Doyle chomped the cigar once, then took it out again. “And how’s that working out, so far? And by working out, I mean, what is Zodiac getting out of this deal, and not the levels to which you mean to deflower the Black Rose garden.”
“Good one,” Mollin said.
“He has a way,” Ray conceded.
“You know I can hear you, right?” Doyle glowered at Ray.
“Sir.” Harry gave Ray a bland look before focusing on their boss. “It helps in that, by accepting the Lady’s commission, we preserve Ray’s cover, while continuing to build on my own. In addition, I promised Fayla we would try to help her friend. I did not guarantee we’d succeed.”
“So, you’ve got some wiggle room.” Doyle considered that. “Make a little splash but then, oops, sorry. Couldn’t get your pal out. It could work,”
“It could,” Harry agreed. “And possibly would have…”
Doyle looked pained as Harry paused. “You’re going to say ‘but’ aren’t you?”
“But…” Harry confirmed Doyle’s suspicion, “… in prepping for the operation, we uncovered some disturbing intel on Libra.”
“Define ‘disturbing,’” Doyle said.
“I’ll do better than that,” Harry replied, giving Mollin a nod. “How about a little show, along with the tell?”
Mollin jerked his head in an awkward nod and darted back to the comp station. In a matter of seconds, the cy-tech had initiated an interface between the Moth and Doyle’s command ship, the Harpocretes.
While the names, numbers, dates, and death notices team Moth had uncovered streamed between the two vessels, Harry began to explain the nature of their findings, and the conclusions they’d drawn.
Throughout the recitation, Harry continued to stand at what Ray thought of as the next thing to parade rest. The only thing Harry left out was the name of the “friend” Fayla had asked them to extract.
“So, you’re telling me there’s a private prison in non-ConFed territory operating as a clearing house for brainiacs,” Doyle summarized, his eyes narrow as he studied the data streaming on his side of the comm.
“Not just brainiacs,” Ray said, easing back into the conversation. “From what we could pull off the arrest records, most, if not all, of the victims are clones—”
Another noise arose from the forward passage.
“You need to get that vacuum serviced,” Doyle said.
“I need to trade it in,” Ray said, thinking dark thoughts in Koz’s direction. “As I was saying, the stolen people seem to be Artificially Developed Human Life Forms.” He glanced at Harry, noted the lack of surprise and figured Jessyn had updated him on all the latest. A little nod, however, told Ray he should continue, so he did, laying out the timing of Libra’s conception, and how it lined up with the political targeting of ADs back in the ConFed territories.
Even Doyle, a war-hardened, stone-cold operative who pretty much lived in the seedy underbelly of the Known, looked sick by the time Ray finished speaking.
“So, yes,” Harry picked up the narrative, “our original plan was to put on a show of effort for Fayla, maybe gain some trust cred with the Black Rose. But now?” He met Doyle’s gaze. “I may be new to Zodiac Division—but isn’t shutting down this sort of operation what we’re here to do?”
Ray didn’t hear it aloud, but he was almost certain there was an implied “sir” at the end of that question.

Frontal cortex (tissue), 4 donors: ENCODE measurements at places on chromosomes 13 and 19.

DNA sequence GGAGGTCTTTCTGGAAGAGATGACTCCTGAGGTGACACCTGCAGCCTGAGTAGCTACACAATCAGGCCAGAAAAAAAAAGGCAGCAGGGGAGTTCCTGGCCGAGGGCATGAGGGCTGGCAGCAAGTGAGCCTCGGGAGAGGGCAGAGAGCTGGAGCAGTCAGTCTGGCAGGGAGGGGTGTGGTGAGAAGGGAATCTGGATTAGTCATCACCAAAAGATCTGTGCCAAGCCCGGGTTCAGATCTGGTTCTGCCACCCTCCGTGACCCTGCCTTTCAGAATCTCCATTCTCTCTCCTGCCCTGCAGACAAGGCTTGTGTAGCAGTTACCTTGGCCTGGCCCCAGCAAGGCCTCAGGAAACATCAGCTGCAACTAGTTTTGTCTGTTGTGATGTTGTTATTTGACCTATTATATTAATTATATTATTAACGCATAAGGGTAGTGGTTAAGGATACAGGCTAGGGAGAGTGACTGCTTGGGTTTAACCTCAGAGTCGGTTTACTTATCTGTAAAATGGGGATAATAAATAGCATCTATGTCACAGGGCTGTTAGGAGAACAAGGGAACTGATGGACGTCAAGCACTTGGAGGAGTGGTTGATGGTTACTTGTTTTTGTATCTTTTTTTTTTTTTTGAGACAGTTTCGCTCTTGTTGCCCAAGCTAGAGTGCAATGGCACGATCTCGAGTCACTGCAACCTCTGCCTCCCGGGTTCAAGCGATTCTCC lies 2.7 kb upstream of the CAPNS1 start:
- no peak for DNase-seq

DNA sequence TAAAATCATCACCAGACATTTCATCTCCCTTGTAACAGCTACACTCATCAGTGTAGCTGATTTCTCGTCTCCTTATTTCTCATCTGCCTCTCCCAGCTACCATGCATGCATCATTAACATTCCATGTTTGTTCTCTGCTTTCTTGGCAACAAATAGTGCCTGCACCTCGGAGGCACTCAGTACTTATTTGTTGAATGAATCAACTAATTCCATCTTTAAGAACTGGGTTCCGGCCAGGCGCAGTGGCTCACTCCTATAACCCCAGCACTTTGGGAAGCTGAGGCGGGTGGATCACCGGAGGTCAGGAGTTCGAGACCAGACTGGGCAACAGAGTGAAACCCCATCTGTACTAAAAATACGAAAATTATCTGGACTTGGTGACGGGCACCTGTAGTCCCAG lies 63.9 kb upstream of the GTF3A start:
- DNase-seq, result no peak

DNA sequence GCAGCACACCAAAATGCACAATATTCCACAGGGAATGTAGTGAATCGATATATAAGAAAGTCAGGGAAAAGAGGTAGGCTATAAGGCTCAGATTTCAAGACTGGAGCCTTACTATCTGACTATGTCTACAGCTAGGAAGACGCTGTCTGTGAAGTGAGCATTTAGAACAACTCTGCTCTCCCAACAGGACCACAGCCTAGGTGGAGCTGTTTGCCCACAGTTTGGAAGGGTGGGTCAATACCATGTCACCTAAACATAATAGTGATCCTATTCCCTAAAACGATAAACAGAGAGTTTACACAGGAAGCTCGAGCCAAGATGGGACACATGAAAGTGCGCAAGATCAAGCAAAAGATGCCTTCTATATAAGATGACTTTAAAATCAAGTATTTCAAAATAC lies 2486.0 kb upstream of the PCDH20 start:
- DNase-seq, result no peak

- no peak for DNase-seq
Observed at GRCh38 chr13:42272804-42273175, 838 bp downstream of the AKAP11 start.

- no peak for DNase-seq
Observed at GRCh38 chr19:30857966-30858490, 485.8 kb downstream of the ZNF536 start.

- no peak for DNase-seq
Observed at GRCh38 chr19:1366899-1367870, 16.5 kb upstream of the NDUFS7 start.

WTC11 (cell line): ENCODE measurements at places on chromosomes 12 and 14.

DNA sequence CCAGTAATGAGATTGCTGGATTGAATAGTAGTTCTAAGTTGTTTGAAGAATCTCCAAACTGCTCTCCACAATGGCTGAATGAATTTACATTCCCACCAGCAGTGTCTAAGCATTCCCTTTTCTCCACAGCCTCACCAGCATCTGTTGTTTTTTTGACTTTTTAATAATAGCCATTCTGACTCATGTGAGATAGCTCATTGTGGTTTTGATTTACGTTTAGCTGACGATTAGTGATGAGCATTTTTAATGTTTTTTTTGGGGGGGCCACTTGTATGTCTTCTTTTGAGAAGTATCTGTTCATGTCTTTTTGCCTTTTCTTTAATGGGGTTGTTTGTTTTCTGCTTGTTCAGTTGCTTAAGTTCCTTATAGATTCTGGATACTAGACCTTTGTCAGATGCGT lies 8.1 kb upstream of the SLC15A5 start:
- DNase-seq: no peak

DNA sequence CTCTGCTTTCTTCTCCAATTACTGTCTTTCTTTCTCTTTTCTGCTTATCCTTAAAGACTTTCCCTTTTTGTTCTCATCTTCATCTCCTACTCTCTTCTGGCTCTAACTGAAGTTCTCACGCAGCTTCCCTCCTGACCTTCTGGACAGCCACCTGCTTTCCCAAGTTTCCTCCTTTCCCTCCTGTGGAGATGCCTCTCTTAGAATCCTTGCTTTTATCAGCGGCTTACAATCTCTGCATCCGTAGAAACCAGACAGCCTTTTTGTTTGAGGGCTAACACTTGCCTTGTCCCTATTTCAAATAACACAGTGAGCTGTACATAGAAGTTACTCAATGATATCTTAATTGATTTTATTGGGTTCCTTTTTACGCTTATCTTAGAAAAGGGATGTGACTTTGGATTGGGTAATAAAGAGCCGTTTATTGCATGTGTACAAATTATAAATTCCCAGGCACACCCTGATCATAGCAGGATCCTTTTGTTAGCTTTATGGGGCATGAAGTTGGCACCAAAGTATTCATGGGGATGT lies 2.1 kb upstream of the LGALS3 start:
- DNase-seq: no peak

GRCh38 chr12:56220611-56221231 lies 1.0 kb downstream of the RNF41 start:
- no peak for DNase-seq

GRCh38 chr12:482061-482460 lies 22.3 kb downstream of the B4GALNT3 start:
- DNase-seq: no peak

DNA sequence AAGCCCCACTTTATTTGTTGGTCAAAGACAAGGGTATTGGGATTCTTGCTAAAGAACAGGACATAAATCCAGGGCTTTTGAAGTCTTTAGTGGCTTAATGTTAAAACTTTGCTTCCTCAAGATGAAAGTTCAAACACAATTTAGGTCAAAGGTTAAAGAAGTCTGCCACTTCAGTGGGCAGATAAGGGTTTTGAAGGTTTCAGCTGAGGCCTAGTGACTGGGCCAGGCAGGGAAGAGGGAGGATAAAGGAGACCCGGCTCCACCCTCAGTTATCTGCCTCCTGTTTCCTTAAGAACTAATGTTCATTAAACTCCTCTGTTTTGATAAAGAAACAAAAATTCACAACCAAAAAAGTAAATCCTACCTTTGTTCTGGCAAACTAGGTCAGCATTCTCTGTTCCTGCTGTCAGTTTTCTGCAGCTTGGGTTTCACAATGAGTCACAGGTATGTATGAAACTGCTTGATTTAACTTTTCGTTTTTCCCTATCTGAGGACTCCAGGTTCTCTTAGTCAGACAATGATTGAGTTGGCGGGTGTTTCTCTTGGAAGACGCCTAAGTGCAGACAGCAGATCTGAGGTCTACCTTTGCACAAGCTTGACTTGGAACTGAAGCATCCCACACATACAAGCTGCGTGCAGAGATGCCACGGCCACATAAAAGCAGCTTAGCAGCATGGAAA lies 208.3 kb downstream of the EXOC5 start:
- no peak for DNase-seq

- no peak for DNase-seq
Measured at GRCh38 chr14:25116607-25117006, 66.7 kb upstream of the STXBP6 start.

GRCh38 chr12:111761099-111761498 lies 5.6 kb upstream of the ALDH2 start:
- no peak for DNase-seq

Who are you, he asked silently, and what have you done with Harry Finn?
“If you’re right—” Doyle began.
“We are,” Mollin stated flatly.
“If you are right,” Doyle reiterated, glaring at the cy-tech, “an operation this precise would have to go deeper than the one prison. Fact is,” he surmised over another puff, “we could well be looking at a full thirty-one flavors of corruption.”
“Yes,” Harry agreed.
“And?” Ray asked.
Doyle’s lip curled. “And, if that is the case? I’d wager every one of those flavors are toxic, especially if you don’t handle them in just the right way.”
His attention fixed once more on Harry. “Can you?” he asked. “Handle it the right way?”
“We can handle it,” Harry said. “Right, wrong, or indifferent, we will handle it.”
Again, there was that ghost of a “sir” at the end of Harry’s statement.
Doyle chomped his cigar, thought, then let out a casual, “A’ight. You’re a ‘go’. Now’s the time for me to remind all of you that, should this operation of yours go tits up, or any one of you be caught, killed, maimed or otherwise compromised in the pursuit of this insanity, the ConFederation government will disavow any knowledge of your actions.”
“Then I guess we’d better not fuck it up,” Ray said, after sharing a glance with Harry and Mollin.
“Guess you’d better not,” Doyle agreed and, with a last, general glare, disappeared.
Everyone waited a beat.
“Dorothy?” Ray asked.
[Transmission closed] the AI affirmed.
“That was—surprisingly easy,” Mollin said as Koz and Mo slipped out of their hiding place.
“Too easy?” Mo asked.
Mollin made a vague, “I don’t know” gesture.
Harry let out a sigh, then stepped around to drop onto the sofa, as if he’d just crossed the finish line of a long and punishing race.
Ray frowned at the space where Doyle’s image had been standing, then he turned to Harry. “What was that?” he asked at the same time the door to Harry’s quarters opened, and Jessyn stepped out.
Harry looked up. “What was what?”
“That not-quite-military but completely military thing you were doing for the boss. You were ‘handling’ him, right? But what was it? Neurolinguistic programming? Mirroring? Low status?” he asked, listing the various methodologies he’d learned from Mo’s exploits.
Harry shook his head, grinning. “That, my dear boy, was acting!” This was said with a grand sweep of his arm.
Ray ignored her. “Acting.”
“Yup.” Harry lowered his arm. “In this case, I was reprising the character of Lt. Daniel Kaffee, from that timeless military drama A Few Good Men, which I played at university, in my salad days.”
“Salad days?” Jessyn asked.
“Ancient Earth saying,” Harry explained. “Something to do with being young. Damned if I know where it came from. Anyway, Kaffee is a dissipated part-time officer, with a deeply buried ethical streak, who was suddenly faced with a conspiracy that, if he takes it on, could cost him his career, or worse. The perfect archetype for selling our plan to Doyle.”
“Again,” Mo said, plopping down next to him, “it’s not a plan.”
Harry’s smile shifted satisfied to predatory. “It will be.”